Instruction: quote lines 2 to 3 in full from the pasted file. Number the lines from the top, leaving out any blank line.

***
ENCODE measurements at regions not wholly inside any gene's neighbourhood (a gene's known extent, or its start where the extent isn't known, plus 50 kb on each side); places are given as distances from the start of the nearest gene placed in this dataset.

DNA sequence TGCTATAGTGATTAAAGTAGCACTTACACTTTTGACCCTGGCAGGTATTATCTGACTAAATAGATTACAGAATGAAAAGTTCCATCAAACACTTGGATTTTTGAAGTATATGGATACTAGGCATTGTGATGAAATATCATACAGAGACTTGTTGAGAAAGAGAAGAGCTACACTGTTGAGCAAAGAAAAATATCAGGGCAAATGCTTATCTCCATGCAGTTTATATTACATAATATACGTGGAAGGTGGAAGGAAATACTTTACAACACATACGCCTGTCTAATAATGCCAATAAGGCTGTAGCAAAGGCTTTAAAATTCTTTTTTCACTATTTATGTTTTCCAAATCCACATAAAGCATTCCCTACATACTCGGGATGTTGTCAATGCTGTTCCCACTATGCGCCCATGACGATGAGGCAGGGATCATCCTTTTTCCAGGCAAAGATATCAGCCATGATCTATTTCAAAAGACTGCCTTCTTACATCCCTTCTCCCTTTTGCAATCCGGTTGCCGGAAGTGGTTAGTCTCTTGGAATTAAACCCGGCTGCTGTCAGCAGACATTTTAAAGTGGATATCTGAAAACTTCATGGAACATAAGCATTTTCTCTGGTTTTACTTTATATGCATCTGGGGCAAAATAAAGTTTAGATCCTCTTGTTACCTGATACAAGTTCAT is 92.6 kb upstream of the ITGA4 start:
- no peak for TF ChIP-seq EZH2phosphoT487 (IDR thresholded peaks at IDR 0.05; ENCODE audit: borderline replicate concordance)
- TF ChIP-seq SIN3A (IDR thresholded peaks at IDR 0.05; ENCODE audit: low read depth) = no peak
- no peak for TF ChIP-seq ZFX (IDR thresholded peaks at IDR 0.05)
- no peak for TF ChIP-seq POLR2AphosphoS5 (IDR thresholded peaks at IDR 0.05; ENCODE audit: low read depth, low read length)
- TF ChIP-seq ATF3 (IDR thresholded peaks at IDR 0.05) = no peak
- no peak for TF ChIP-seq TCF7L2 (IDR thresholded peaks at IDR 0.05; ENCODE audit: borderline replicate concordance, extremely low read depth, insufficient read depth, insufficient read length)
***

DNA sequence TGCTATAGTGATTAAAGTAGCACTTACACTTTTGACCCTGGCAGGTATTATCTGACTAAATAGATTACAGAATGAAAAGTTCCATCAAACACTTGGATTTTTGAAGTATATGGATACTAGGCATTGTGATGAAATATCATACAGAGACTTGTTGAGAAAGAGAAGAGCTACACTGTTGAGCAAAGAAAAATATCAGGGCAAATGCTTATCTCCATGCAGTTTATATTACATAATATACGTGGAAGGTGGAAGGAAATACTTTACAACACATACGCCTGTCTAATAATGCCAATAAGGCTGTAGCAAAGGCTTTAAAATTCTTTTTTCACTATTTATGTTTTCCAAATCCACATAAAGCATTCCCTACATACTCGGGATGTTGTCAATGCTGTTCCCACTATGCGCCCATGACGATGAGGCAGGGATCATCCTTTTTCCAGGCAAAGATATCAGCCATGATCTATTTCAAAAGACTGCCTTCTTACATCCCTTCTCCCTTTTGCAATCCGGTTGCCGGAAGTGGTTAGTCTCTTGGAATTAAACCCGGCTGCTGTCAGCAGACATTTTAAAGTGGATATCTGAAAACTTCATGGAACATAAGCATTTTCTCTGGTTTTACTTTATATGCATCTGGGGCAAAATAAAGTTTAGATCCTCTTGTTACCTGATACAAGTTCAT is 92.6 kb upstream of the ITGA4 start:
- no peak for TF ChIP-seq EZH2phosphoT487 (IDR thresholded peaks at IDR 0.05; ENCODE audit: borderline replicate concordance)